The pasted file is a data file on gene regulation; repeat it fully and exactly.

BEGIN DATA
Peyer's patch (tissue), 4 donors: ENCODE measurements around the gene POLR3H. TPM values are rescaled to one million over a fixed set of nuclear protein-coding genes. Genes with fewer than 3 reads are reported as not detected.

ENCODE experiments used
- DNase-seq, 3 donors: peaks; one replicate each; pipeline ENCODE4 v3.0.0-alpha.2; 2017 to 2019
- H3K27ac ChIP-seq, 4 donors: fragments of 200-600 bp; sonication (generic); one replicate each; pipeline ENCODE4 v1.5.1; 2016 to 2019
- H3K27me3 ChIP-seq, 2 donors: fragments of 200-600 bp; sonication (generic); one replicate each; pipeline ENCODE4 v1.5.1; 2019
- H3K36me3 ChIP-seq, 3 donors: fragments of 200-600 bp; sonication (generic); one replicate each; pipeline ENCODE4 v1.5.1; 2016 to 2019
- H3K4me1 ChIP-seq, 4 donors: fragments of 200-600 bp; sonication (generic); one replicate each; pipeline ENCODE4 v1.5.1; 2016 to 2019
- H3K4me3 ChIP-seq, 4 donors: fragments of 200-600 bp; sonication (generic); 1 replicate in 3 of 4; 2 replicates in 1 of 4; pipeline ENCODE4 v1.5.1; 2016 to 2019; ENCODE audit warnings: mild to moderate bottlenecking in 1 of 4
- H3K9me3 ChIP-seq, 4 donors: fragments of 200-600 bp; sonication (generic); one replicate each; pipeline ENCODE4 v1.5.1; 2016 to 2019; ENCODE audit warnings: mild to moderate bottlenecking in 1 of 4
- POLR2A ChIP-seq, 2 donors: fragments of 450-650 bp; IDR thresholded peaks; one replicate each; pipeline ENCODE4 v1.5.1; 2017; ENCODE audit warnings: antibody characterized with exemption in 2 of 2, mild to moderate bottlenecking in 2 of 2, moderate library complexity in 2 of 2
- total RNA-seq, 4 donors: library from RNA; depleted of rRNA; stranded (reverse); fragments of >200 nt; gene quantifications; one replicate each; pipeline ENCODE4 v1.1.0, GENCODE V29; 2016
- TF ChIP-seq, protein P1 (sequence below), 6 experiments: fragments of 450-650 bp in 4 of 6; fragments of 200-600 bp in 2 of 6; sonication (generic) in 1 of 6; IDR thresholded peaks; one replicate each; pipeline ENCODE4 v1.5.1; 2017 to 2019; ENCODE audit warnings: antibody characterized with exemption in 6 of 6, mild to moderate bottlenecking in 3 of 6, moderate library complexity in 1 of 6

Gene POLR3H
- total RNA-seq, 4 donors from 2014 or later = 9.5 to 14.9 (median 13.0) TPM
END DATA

Peyer's patch (tissue), 4 donors: ENCODE measurements around the gene POLR3H. TPM values are rescaled to one million over a fixed set of nuclear protein-coding genes. Genes with fewer than 3 reads are reported as not detected.

ENCODE experiments used
- DNase-seq, 3 donors: peaks; one replicate each; pipeline ENCODE4 v3.0.0-alpha.2; 2017 to 2019
- H3K27ac ChIP-seq, 4 donors: fragments of 200-600 bp; sonication (generic); one replicate each; pipeline ENCODE4 v1.5.1; 2016 to 2019
- H3K27me3 ChIP-seq, 2 donors: fragments of 200-600 bp; sonication (generic); one replicate each; pipeline ENCODE4 v1.5.1; 2019
- H3K36me3 ChIP-seq, 3 donors: fragments of 200-600 bp; sonication (generic); one replicate each; pipeline ENCODE4 v1.5.1; 2016 to 2019
- H3K4me1 ChIP-seq, 4 donors: fragments of 200-600 bp; sonication (generic); one replicate each; pipeline ENCODE4 v1.5.1; 2016 to 2019
- H3K4me3 ChIP-seq, 4 donors: fragments of 200-600 bp; sonication (generic); 1 replicate in 3 of 4; 2 replicates in 1 of 4; pipeline ENCODE4 v1.5.1; 2016 to 2019; ENCODE audit warnings: mild to moderate bottlenecking in 1 of 4
- H3K9me3 ChIP-seq, 4 donors: fragments of 200-600 bp; sonication (generic); one replicate each; pipeline ENCODE4 v1.5.1; 2016 to 2019; ENCODE audit warnings: mild to moderate bottlenecking in 1 of 4
- POLR2A ChIP-seq, 2 donors: fragments of 450-650 bp; IDR thresholded peaks; one replicate each; pipeline ENCODE4 v1.5.1; 2017; ENCODE audit warnings: antibody characterized with exemption in 2 of 2, mild to moderate bottlenecking in 2 of 2, moderate library complexity in 2 of 2
- total RNA-seq, 4 donors: library from RNA; depleted of rRNA; stranded (reverse); fragments of >200 nt; gene quantifications; one replicate each; pipeline ENCODE4 v1.1.0, GENCODE V29; 2016
- TF ChIP-seq, protein P1 (sequence below), 6 experiments: fragments of 450-650 bp in 4 of 6; fragments of 200-600 bp in 2 of 6; sonication (generic) in 1 of 6; IDR thresholded peaks; one replicate each; pipeline ENCODE4 v1.5.1; 2017 to 2019; ENCODE audit warnings: antibody characterized with exemption in 6 of 6, mild to moderate bottlenecking in 3 of 6, moderate library complexity in 1 of 6

Gene POLR3H
- total RNA-seq, 4 donors from 2014 or later = 9.5 to 14.9 (median 13.0) TPM